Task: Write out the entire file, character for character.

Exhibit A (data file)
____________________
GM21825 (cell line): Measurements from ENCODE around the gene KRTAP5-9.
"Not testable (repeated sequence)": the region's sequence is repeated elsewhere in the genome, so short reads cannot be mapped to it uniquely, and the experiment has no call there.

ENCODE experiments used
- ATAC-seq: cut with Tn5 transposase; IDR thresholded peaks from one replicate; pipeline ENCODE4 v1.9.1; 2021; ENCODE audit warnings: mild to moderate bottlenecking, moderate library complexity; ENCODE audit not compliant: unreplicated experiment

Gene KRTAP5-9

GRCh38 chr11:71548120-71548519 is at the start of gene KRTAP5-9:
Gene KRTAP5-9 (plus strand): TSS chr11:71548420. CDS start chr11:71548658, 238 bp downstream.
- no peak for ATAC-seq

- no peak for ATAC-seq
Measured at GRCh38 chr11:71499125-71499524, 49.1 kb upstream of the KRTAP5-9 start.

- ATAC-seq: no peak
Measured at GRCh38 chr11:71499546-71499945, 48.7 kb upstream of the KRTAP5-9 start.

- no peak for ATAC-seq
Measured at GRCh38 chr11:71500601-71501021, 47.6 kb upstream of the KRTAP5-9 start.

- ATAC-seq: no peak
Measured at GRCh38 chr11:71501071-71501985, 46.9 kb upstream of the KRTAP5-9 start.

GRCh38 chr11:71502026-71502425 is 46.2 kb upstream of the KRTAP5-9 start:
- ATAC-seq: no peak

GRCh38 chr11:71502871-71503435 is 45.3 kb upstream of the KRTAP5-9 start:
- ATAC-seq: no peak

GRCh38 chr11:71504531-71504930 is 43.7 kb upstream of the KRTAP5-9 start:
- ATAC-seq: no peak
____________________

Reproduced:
GM21825 (cell line): Measurements from ENCODE around the gene KRTAP5-9.
"Not testable (repeated sequence)": the region's sequence is repeated elsewhere in the genome, so short reads cannot be mapped to it uniquely, and the experiment has no call there.

ENCODE experiments used
- ATAC-seq: cut with Tn5 transposase; IDR thresholded peaks from one replicate; pipeline ENCODE4 v1.9.1; 2021; ENCODE audit warnings: mild to moderate bottlenecking, moderate library complexity; ENCODE audit not compliant: unreplicated experiment

Gene KRTAP5-9

GRCh38 chr11:71548120-71548519 is at the start of gene KRTAP5-9:
Gene KRTAP5-9 (plus strand): TSS chr11:71548420. CDS start chr11:71548658, 238 bp downstream.
- no peak for ATAC-seq

- no peak for ATAC-seq
Measured at GRCh38 chr11:71499125-71499524, 49.1 kb upstream of the KRTAP5-9 start.

- ATAC-seq: no peak
Measured at GRCh38 chr11:71499546-71499945, 48.7 kb upstream of the KRTAP5-9 start.

- no peak for ATAC-seq
Measured at GRCh38 chr11:71500601-71501021, 47.6 kb upstream of the KRTAP5-9 start.

- ATAC-seq: no peak
Measured at GRCh38 chr11:71501071-71501985, 46.9 kb upstream of the KRTAP5-9 start.

GRCh38 chr11:71502026-71502425 is 46.2 kb upstream of the KRTAP5-9 start:
- ATAC-seq: no peak

GRCh38 chr11:71502871-71503435 is 45.3 kb upstream of the KRTAP5-9 start:
- ATAC-seq: no peak

GRCh38 chr11:71504531-71504930 is 43.7 kb upstream of the KRTAP5-9 start:
- ATAC-seq: no peak